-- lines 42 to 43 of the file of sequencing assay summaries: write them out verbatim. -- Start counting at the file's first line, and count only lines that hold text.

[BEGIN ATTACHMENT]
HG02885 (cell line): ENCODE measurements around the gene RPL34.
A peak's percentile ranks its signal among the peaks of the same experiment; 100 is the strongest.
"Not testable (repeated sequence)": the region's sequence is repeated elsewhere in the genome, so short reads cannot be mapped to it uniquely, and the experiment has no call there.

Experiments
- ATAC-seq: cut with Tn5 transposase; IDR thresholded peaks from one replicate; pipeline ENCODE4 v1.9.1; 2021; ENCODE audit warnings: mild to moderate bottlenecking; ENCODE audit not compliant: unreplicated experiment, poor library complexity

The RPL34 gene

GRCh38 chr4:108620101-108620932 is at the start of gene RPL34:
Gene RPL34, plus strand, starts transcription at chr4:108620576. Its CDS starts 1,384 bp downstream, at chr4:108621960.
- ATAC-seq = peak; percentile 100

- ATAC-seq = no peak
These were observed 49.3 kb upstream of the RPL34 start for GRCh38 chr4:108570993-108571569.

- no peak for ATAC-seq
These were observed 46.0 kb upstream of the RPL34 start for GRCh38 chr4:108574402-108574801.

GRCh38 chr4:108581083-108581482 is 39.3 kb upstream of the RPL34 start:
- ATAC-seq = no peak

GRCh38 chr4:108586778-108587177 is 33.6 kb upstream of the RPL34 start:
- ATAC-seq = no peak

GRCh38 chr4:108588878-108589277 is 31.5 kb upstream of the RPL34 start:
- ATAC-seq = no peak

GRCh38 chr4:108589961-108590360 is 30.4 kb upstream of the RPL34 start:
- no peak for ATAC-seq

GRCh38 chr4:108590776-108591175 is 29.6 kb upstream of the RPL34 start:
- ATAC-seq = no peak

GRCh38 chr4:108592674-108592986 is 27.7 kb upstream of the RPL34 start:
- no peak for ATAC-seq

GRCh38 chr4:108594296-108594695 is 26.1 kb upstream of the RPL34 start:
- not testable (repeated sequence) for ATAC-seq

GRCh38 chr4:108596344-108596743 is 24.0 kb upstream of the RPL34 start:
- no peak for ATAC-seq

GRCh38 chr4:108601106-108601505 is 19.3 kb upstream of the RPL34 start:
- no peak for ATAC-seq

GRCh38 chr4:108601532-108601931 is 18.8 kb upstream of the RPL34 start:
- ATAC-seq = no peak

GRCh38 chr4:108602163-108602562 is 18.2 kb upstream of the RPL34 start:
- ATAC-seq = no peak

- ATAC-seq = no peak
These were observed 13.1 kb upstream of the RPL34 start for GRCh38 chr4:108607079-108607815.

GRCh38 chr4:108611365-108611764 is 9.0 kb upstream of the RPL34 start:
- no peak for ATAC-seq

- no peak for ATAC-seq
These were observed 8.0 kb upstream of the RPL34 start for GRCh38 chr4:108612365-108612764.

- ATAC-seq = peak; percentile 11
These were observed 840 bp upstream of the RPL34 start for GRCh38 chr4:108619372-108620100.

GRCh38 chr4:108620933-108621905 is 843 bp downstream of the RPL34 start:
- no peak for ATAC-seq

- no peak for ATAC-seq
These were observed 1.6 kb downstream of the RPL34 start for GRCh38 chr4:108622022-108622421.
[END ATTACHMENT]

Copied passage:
- ATAC-seq = peak; percentile 11
These were observed 840 bp upstream of the RPL34 start for GRCh38 chr4:108619372-108620100.